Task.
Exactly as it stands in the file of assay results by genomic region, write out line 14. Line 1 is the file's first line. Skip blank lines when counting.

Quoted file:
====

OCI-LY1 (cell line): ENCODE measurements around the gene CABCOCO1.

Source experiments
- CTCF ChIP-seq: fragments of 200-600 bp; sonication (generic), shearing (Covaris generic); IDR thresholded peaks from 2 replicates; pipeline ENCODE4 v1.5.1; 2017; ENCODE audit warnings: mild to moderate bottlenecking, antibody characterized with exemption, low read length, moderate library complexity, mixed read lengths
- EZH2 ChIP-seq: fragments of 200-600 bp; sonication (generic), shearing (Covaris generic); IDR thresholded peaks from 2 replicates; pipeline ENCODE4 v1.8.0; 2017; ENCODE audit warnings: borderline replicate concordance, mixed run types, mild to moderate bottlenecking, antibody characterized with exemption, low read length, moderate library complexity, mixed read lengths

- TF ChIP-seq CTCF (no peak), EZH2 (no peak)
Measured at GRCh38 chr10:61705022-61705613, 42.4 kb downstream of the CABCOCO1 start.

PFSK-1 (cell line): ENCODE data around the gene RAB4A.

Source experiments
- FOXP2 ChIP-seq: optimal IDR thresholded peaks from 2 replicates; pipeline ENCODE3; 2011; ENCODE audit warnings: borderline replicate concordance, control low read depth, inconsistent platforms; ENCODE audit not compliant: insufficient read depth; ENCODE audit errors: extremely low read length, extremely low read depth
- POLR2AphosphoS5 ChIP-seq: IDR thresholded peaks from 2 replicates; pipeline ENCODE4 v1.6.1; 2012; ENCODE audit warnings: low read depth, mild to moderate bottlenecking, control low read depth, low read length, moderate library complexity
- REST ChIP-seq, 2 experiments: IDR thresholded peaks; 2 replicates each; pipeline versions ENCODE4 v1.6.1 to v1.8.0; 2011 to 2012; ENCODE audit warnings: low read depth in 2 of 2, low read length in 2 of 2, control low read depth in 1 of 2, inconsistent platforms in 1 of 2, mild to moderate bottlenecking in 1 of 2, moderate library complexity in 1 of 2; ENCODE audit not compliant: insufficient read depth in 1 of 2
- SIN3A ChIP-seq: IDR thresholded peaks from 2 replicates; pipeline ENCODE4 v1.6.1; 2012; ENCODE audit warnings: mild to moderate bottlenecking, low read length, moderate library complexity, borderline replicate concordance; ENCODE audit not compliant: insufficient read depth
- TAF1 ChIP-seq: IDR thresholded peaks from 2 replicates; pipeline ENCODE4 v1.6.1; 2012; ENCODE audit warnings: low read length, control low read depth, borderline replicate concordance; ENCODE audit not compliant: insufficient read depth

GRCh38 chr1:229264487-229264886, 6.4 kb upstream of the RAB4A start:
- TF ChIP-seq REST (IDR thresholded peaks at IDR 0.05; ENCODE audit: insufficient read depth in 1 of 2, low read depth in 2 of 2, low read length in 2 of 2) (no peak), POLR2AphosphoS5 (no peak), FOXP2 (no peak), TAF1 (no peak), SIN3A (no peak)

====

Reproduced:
GRCh38 chr1:229264487-229264886, 6.4 kb upstream of the RAB4A start: